"Living is an inherently emotional business."
— David Brooks
— David Brooks
Suspend your attachment to reason and logic for just this post. Take a moment to consider- the difference between good and great isn't always neatly quantifiable.
Issue 29 of photographer Gene Sasse's Newsletter is about the awe factor of commercial photography. PLEASE take a moment to enjoy. As his newsletter copywriter, my job is to help him find the words to reinforce the message of his photographs.
For all the technical advancements in publishing images, the math and science is still secondary to artistic wizardry.
Falling in love with an image is like falling in love with a human being. It isn't just about competence or measurable data. There is an emotional factor.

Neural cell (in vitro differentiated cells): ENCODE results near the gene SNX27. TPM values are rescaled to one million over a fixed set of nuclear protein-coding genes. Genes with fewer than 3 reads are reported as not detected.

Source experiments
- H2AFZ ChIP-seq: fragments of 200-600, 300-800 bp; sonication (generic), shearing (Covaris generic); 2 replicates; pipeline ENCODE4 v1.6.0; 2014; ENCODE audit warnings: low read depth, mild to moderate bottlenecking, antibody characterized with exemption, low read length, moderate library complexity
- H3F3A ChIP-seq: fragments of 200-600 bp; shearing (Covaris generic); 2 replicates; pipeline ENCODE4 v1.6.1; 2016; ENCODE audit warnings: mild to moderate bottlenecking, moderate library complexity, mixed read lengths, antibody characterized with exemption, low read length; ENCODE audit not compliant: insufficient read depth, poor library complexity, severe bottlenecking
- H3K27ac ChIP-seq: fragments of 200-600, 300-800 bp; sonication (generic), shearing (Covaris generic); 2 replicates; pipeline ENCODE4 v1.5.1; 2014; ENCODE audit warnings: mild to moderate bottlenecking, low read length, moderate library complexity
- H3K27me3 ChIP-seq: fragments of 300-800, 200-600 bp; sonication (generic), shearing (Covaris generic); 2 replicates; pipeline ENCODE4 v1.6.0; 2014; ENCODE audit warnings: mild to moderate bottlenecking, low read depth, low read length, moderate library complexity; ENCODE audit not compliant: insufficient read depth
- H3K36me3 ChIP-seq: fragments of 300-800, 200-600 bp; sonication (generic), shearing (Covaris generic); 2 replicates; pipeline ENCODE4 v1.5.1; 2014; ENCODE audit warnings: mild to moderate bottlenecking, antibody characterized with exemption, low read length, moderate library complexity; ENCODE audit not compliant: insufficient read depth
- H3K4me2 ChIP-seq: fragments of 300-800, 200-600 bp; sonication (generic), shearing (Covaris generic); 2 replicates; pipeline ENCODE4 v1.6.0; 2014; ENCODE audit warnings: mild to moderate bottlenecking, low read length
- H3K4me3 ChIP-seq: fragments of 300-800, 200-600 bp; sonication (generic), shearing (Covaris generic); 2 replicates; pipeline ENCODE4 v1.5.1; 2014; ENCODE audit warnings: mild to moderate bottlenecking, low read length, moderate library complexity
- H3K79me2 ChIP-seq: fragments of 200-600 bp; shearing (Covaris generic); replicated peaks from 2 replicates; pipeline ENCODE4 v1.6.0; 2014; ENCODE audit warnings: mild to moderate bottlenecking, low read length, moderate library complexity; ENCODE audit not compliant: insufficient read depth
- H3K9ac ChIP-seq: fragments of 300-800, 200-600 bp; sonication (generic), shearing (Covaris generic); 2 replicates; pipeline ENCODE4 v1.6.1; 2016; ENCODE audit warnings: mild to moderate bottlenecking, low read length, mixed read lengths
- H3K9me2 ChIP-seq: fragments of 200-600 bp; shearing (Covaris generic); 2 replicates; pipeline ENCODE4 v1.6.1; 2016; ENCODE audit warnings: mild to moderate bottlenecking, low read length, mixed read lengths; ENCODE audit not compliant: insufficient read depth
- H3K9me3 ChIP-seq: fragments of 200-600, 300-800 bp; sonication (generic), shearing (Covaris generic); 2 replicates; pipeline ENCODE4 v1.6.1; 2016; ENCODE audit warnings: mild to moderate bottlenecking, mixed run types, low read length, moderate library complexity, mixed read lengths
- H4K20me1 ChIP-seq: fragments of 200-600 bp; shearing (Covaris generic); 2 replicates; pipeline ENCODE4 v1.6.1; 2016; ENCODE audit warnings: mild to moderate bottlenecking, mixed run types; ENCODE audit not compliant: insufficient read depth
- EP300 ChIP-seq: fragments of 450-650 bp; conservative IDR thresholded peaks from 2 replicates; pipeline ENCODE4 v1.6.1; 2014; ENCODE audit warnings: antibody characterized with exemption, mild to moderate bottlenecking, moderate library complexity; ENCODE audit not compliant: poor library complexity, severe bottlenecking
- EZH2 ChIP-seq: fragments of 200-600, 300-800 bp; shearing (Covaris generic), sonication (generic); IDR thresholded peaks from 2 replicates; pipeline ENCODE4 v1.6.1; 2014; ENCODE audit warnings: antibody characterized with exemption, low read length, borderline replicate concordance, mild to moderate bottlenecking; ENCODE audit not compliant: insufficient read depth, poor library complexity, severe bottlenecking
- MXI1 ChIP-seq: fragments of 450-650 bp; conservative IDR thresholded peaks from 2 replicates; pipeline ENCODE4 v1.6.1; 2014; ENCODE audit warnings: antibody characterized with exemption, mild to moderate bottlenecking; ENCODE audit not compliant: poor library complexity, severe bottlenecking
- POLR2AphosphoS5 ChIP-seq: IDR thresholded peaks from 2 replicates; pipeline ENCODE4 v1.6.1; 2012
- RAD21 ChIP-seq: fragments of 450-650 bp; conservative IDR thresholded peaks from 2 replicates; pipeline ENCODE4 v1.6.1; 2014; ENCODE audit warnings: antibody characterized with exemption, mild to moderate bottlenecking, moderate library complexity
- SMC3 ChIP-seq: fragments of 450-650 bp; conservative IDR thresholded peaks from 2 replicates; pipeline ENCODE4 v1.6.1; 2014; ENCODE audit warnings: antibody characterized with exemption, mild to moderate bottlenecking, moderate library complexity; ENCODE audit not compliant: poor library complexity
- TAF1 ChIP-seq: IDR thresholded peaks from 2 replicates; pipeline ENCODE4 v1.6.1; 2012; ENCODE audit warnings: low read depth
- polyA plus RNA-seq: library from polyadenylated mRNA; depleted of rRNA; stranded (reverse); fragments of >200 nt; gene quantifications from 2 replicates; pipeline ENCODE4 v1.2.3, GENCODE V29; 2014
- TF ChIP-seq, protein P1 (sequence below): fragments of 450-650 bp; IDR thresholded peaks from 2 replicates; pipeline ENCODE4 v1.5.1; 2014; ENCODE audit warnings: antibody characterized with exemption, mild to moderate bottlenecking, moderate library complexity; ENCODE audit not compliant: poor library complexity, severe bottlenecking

I'm okay with a camera. I can do composition and play with Photo Shop style programs. But I am no more a major league photographer than I am a professional baseball player.
I'm pretty good with composition. I can manipulate my way through Photoshop- style programs. In short, I can competently convey a thought with images. But an image of mine make someone swoon with desire?
My photos are fine for blogging- which I think of as my sketch book- my practice for larger projects. Yet they very rarely hold the emotional impact needed for commerce.
What the uninitiated to graphic-intense publishing rarely appreciate is that there are photographic dilettantes (like me) and Michelangelos (like Gene).
The true photographer renders images of structures in perfect square. They know instinctively the most compelling angle. They can capture the texture of a watercolor under glass. They know when to exactly replicate a color, when to brighten it or when to understate it- all depending on the story to be told.